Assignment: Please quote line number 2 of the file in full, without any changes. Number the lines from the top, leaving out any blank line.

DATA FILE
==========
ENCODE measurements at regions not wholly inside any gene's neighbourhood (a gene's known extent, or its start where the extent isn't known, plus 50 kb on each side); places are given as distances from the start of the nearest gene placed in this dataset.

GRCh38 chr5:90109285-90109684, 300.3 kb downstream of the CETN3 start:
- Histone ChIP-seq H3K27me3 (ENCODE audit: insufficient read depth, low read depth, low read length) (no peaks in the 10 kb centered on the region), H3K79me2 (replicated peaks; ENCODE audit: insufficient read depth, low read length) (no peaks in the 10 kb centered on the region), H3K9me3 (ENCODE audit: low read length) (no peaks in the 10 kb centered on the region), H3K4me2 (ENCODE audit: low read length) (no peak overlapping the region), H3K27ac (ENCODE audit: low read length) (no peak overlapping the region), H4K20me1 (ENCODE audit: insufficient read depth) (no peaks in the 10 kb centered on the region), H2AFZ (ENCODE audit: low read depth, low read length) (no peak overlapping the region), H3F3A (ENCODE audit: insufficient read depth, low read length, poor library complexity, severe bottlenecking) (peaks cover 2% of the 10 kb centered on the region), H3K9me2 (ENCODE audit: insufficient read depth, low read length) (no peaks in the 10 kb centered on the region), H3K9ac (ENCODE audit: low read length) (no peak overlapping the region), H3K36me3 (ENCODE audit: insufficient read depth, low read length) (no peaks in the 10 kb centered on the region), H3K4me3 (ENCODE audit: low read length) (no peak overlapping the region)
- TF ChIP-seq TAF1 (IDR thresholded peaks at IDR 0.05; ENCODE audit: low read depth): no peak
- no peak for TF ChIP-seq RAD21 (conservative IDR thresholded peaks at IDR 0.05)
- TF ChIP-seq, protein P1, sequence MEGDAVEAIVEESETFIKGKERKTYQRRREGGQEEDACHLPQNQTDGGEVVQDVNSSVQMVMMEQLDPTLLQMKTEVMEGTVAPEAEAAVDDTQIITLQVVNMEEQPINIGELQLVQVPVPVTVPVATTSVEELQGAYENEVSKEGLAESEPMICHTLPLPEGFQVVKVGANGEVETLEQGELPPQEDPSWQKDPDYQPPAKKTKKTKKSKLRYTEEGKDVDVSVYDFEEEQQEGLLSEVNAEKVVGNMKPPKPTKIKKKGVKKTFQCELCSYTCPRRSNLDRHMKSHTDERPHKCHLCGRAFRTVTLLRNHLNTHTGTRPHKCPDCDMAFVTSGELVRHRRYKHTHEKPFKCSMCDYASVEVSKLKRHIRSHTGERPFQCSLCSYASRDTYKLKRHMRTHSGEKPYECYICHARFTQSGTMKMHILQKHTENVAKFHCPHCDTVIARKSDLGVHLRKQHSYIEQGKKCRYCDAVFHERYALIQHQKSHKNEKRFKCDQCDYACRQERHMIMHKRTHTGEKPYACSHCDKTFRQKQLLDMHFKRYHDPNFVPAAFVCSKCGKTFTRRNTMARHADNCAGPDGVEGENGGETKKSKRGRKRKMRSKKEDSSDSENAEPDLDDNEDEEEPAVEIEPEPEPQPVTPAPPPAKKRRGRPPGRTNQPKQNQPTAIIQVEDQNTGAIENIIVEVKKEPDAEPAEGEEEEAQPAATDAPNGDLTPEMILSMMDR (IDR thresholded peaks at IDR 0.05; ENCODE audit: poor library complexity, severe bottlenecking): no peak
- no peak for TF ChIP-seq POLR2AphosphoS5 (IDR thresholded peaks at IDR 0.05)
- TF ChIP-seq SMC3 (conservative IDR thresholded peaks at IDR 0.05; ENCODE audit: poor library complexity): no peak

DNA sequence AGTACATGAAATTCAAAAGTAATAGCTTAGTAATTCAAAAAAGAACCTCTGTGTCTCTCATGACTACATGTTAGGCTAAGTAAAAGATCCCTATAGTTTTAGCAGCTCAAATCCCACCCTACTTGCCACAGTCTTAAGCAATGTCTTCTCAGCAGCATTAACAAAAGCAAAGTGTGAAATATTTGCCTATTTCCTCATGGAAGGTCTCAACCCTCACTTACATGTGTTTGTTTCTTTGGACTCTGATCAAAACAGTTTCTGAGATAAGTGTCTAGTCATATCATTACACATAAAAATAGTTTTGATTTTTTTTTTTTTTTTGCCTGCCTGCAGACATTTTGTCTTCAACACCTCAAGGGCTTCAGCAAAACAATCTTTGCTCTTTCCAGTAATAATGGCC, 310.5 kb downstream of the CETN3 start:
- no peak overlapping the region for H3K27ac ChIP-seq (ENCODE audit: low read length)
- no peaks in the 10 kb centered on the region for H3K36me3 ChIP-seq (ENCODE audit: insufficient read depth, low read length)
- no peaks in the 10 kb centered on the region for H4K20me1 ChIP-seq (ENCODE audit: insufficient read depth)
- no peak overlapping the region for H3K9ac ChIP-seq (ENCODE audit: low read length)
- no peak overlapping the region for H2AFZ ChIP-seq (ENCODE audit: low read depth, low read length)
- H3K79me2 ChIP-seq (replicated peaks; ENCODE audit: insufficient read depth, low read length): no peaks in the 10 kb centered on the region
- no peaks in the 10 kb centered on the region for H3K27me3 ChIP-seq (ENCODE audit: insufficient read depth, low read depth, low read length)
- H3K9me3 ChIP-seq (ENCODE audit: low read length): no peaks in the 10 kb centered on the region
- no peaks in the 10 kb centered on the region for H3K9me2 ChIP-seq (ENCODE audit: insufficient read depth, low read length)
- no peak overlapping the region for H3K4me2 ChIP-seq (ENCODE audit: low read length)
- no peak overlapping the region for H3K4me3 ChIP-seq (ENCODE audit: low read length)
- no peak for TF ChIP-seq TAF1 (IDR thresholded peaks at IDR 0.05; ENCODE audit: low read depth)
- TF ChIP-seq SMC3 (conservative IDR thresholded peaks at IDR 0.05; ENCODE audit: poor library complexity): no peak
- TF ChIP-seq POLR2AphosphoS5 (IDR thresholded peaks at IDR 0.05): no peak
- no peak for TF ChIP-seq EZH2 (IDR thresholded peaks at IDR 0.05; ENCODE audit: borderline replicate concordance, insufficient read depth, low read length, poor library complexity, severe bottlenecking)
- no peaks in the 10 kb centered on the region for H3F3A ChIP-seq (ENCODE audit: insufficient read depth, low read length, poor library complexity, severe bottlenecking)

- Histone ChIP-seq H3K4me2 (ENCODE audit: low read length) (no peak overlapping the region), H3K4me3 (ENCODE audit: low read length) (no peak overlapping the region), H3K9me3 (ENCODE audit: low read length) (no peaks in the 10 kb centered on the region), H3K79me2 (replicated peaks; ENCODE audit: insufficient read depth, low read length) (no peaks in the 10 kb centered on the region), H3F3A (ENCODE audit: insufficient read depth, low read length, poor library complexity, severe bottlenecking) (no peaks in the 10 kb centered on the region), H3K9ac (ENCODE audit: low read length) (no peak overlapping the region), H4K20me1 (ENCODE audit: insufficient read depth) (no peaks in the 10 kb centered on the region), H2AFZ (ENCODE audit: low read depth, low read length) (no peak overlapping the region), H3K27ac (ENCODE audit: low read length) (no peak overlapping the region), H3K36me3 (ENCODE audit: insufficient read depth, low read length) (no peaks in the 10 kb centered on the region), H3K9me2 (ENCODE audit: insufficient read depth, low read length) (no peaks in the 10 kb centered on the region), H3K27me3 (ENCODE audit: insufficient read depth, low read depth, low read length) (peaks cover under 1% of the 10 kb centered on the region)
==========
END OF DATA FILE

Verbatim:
GRCh38 chr5:90109285-90109684, 300.3 kb downstream of the CETN3 start: